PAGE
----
Collecting the right data is the first step to developing a mobility as a solution initiative, delegates at Fleet & Mobility Live were told.
Speaking at the Mobility as a solution: adopting a flexible strategy for getting people from A to B seminar, Lorna McAtear, fleet manager at National Grid, told the audience she has begun the process of developing a solution for its employees.
“I still don’t expect to have any kind of full mobility as a solution for another three or four years, but you need to look at how you can do things differently,” she said.
“The definition of mobility is to the ability to move or be moved freely and easily. But what does that mean when it comes to mobility as a service?
“Well, actually, to each and every one of us, it's different, it may well be just an umbrella name.
“Below that, you still have your company car schemes, you still have your salary sacrifice schemes, you still have your commercial vehicles, you start to put in your train journeys, your taxes, your car-sharing all the other bits and pieces.
“It's basically understanding who is doing what, wherever they do in that, how are they doing that? Are they doing it easily? Can they move from A to B? Or can things be moved from A to B, freely and easily?
“And that's what mobility is about. It's looking now at the future and how we get there and what we do about it. Is it a train trip? Is it a flight? How do we make this happen? How do we fund it? How do we analyse it? How do we control it? And how do we actually meet our scope three emissions that are coming around the corner?
“It's very easy for people at the moment to say ‘you know what, let's just get rid of cars, give everybody cash and that solves our scope one emissions.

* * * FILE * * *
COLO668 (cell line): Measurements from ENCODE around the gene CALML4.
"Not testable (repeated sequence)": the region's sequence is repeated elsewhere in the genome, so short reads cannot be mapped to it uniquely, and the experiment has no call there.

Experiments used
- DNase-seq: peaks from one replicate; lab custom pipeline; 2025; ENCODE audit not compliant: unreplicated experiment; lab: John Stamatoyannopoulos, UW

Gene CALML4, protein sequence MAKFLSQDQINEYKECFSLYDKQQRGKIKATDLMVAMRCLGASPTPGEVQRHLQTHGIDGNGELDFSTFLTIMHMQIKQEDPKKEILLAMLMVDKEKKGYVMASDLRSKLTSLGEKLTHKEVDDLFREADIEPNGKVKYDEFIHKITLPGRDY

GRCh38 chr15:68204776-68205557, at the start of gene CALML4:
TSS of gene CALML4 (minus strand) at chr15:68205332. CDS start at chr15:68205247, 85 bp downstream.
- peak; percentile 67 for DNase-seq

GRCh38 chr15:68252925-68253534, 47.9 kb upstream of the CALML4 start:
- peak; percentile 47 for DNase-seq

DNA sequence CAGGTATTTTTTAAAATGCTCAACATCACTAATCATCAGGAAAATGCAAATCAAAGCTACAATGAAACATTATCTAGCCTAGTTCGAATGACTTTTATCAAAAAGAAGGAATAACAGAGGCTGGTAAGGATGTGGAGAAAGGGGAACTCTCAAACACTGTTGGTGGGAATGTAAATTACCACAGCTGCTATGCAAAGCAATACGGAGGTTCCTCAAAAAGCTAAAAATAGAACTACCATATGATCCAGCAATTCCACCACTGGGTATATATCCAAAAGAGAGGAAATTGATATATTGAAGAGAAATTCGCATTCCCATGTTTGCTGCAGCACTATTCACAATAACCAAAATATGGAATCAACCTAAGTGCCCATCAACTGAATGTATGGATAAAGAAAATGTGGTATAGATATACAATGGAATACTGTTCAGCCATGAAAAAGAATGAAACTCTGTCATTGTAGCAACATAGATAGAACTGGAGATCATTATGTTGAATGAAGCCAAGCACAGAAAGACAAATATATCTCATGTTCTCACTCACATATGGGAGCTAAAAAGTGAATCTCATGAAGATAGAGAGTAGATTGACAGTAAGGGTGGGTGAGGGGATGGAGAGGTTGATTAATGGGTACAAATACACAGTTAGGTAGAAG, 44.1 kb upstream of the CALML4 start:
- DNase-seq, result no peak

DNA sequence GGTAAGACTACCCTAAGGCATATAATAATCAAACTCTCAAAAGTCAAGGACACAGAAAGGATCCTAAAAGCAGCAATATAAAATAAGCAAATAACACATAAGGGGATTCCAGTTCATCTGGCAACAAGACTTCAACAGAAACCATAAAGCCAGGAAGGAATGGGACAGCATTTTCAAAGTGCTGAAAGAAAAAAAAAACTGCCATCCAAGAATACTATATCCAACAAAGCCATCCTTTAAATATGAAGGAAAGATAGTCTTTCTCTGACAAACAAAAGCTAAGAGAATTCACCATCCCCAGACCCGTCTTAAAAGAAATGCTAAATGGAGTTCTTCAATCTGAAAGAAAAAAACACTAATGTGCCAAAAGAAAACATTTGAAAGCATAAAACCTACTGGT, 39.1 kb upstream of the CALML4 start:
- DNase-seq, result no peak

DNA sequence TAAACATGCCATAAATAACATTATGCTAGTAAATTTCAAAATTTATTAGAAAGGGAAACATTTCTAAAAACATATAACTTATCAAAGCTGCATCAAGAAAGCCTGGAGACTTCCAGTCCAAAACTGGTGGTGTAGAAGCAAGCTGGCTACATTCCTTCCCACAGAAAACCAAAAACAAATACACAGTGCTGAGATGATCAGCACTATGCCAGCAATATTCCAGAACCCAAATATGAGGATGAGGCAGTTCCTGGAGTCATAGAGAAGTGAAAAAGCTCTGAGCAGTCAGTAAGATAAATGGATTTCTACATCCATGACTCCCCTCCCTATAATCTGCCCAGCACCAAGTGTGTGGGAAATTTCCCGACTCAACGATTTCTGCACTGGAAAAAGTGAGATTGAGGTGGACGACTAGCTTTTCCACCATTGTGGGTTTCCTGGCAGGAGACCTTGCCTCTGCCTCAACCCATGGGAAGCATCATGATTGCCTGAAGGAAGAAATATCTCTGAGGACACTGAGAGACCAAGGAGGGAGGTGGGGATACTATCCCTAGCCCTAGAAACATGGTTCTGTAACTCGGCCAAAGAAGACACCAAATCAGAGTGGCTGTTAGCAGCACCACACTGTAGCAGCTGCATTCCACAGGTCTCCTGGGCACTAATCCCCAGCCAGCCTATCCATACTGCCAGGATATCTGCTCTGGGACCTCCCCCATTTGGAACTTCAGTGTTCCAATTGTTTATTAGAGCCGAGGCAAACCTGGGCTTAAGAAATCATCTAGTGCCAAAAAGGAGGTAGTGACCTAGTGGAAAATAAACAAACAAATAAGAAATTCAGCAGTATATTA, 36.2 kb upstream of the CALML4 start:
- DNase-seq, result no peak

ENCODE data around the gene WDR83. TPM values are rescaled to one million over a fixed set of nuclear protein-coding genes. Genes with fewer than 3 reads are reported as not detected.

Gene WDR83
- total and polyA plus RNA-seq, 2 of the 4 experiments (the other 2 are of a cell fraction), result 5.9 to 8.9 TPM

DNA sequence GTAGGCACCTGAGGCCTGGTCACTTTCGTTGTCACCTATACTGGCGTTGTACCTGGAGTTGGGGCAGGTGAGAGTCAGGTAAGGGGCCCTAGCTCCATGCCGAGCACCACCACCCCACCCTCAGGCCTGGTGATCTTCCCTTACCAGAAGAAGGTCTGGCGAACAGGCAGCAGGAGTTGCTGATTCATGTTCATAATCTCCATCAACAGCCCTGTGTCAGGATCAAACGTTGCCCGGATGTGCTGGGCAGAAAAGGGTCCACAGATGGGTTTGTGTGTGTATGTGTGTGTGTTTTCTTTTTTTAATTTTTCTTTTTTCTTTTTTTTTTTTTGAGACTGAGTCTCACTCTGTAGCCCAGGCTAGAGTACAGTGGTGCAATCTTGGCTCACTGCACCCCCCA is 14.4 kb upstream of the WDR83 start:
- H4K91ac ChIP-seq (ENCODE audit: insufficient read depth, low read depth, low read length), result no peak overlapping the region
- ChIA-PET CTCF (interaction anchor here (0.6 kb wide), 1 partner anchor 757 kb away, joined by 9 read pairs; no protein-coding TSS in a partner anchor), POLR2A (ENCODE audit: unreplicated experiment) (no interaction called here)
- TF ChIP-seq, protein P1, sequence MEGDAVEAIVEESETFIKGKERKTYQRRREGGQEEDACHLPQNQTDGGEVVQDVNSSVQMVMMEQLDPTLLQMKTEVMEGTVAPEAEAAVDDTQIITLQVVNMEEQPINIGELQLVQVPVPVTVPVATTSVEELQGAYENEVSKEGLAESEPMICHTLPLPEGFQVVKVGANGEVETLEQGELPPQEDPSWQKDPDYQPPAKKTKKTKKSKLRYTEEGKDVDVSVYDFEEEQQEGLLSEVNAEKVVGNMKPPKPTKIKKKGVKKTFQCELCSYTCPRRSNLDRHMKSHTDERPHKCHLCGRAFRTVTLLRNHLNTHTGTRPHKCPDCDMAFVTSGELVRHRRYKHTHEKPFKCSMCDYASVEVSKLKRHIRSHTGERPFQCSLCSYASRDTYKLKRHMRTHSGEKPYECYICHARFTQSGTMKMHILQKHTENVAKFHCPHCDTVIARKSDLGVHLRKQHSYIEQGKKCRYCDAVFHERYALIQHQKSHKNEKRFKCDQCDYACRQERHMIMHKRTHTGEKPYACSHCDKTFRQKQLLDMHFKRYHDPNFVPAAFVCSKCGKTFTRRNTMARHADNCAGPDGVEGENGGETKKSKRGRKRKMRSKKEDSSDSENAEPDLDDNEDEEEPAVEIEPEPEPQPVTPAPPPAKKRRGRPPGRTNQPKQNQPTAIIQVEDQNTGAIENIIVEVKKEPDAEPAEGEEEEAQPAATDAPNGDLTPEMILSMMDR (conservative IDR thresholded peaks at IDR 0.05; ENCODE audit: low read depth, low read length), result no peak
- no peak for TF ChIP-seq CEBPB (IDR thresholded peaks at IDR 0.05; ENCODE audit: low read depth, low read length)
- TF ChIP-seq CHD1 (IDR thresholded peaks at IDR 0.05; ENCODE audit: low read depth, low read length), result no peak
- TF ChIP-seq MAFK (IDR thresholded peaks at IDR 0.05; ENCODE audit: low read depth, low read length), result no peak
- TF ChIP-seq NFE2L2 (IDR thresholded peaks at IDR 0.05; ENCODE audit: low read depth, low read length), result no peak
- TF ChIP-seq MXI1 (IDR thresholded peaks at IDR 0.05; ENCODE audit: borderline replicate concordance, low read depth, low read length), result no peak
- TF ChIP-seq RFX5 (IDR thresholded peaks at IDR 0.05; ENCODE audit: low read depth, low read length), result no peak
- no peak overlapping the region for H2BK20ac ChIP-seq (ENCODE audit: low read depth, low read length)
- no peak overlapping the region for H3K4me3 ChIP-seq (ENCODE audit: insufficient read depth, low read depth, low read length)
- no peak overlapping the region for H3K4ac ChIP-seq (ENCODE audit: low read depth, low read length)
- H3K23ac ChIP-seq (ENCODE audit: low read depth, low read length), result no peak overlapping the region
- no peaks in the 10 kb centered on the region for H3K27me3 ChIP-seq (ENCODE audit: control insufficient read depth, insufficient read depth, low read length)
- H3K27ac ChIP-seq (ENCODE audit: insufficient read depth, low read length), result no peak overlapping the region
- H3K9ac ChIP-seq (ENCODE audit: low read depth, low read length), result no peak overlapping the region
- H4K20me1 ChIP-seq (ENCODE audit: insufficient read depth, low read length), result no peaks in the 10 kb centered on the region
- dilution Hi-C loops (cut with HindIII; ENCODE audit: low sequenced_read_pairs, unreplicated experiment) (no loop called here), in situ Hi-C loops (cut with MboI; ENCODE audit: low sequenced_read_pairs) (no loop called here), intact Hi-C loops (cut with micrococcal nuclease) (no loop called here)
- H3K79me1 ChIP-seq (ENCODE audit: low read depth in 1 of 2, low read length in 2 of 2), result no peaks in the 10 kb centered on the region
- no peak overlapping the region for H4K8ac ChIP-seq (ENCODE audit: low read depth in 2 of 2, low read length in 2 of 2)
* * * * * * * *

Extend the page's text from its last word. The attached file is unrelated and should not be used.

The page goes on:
“But you’re just kicking that time bomb down the line later to explode in somebody else's face.
“Scope three is here, it needs measuring, and we need to look at what we do.
“It's not just about changing out the vehicle that we have now for a more efficient cleaner, greener one.
“It's actually about behavioural change and that’s going to take time.”
McAtear said one issue fleet managers may face, particularly those in large corporations is that the relevant information may be held by different departments.
“Travel won’t necessarily sit within your fleet, and your other movements won’t necessarily sit there as well: your data systems won’t be talking to each other,” she added.
“So you now need to start looking across the piece and understand how you can gather all that information and understanding where your quick wins may be.
“Some of it may be as simple as ‘you know what, I’m going to target the apprentices because their mindset for travel is different to my mindset for travel’, or ‘I’m going to tackle the people that live in London first because they have an infrastructure that’s more helpful to sorting out a more mobile environment.”